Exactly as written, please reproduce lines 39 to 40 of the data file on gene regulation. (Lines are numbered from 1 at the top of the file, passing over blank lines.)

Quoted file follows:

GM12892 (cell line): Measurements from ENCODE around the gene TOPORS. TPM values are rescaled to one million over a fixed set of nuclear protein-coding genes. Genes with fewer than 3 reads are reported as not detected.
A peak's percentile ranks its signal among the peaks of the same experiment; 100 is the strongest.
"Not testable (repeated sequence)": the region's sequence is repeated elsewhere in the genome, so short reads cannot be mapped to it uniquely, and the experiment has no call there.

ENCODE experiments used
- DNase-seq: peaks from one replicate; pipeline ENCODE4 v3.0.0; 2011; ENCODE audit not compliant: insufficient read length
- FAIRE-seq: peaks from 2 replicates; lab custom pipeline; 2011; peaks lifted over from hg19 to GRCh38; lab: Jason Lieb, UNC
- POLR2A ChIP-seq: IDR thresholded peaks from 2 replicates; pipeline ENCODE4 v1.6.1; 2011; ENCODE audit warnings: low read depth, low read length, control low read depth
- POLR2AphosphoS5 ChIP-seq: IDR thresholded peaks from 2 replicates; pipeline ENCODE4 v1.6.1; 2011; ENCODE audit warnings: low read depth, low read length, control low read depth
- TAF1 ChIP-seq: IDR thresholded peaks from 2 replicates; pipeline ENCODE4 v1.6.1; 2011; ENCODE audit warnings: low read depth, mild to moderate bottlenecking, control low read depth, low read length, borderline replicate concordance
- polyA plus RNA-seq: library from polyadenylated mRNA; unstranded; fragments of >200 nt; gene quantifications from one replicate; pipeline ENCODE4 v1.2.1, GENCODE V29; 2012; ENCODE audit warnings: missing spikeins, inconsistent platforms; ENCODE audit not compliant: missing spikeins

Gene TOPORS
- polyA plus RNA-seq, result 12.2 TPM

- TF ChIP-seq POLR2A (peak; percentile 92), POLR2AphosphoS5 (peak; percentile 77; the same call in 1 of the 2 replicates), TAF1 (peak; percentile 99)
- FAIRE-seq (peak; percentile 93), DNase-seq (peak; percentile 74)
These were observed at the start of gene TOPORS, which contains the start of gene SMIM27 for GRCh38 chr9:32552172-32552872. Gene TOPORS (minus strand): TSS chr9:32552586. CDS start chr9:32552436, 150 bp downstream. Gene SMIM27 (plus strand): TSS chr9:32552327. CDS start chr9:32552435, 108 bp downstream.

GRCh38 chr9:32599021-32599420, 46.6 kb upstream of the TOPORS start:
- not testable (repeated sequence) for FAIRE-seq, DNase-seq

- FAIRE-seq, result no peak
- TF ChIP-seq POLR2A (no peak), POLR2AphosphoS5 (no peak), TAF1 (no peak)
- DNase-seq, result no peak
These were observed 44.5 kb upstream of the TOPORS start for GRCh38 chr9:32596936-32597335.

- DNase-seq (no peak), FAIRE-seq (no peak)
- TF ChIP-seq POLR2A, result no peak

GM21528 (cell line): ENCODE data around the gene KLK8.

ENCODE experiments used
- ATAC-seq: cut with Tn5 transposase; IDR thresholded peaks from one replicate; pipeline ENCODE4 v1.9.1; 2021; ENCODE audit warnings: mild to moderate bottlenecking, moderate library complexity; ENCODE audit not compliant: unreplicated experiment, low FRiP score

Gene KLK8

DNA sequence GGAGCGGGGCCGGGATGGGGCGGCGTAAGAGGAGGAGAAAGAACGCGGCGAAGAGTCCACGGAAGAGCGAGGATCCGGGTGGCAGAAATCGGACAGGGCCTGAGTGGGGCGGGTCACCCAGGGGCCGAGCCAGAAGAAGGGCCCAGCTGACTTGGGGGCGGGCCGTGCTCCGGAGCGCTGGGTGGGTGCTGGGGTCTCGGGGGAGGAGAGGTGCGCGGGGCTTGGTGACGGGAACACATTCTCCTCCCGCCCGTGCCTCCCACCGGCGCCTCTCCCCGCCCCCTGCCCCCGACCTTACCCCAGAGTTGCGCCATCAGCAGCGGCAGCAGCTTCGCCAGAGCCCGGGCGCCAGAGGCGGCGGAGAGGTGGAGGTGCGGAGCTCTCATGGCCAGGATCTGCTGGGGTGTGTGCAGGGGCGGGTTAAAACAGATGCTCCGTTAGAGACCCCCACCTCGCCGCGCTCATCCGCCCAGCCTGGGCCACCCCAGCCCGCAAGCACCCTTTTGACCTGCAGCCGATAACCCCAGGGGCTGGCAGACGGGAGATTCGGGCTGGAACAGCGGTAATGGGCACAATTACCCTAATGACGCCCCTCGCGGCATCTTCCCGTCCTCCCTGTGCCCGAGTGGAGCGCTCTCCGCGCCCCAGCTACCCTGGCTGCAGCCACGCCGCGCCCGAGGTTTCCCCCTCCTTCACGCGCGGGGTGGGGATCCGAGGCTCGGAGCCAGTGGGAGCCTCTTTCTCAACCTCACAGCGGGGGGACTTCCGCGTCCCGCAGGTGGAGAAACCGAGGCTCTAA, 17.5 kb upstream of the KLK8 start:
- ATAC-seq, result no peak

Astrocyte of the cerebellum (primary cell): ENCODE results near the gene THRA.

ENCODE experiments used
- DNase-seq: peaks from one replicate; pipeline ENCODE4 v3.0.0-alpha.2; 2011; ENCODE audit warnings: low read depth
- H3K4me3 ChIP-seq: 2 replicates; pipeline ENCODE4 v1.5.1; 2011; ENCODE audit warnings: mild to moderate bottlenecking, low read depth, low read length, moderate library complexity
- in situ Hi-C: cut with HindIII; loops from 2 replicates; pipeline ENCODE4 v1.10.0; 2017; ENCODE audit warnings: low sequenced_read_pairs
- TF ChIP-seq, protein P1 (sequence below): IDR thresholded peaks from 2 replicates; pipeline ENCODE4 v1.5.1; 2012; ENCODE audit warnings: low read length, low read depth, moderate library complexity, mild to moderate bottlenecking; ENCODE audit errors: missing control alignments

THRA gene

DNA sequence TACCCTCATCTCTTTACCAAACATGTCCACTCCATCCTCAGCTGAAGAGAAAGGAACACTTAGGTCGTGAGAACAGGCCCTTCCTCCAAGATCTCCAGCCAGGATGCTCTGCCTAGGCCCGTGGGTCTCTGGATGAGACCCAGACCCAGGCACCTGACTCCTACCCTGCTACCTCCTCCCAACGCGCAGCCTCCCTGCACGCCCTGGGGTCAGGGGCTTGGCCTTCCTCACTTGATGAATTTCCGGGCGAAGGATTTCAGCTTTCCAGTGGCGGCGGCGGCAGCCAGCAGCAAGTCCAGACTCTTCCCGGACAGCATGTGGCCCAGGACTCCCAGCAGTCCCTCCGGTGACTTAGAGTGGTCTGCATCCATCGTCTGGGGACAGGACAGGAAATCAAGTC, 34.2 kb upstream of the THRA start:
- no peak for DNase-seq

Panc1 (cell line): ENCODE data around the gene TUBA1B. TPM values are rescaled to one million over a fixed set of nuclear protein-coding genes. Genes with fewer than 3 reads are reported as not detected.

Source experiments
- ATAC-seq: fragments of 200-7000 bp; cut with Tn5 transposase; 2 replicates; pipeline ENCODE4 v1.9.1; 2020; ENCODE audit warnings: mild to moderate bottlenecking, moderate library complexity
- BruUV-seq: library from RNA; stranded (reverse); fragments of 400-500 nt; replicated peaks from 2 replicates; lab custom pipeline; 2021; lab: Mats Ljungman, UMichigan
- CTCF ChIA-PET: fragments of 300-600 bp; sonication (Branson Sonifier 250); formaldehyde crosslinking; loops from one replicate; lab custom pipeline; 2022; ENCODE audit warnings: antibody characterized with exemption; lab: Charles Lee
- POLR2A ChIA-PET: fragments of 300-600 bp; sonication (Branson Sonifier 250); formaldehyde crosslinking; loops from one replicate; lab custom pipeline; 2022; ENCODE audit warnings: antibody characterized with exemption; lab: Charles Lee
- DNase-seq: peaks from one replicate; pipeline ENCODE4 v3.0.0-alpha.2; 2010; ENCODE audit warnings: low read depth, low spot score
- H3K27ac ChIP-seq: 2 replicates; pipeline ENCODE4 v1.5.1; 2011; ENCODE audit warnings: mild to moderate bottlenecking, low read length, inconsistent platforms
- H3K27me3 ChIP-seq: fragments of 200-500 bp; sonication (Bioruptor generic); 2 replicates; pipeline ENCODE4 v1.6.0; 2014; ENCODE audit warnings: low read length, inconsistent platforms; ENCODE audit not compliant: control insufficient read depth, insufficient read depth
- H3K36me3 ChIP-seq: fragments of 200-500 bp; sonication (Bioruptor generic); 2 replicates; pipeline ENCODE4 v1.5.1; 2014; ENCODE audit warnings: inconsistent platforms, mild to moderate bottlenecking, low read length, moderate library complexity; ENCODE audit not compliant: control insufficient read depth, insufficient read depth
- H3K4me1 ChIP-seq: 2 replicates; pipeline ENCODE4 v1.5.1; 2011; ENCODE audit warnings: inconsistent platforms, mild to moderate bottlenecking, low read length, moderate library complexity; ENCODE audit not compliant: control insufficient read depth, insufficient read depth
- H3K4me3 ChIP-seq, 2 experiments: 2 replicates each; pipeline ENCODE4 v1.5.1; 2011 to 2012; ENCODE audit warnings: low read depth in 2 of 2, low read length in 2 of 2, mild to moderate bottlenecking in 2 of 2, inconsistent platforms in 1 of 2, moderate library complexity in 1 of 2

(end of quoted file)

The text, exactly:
Panc1 (cell line): ENCODE data around the gene TUBA1B. TPM values are rescaled to one million over a fixed set of nuclear protein-coding genes. Genes with fewer than 3 reads are reported as not detected.

Source experiments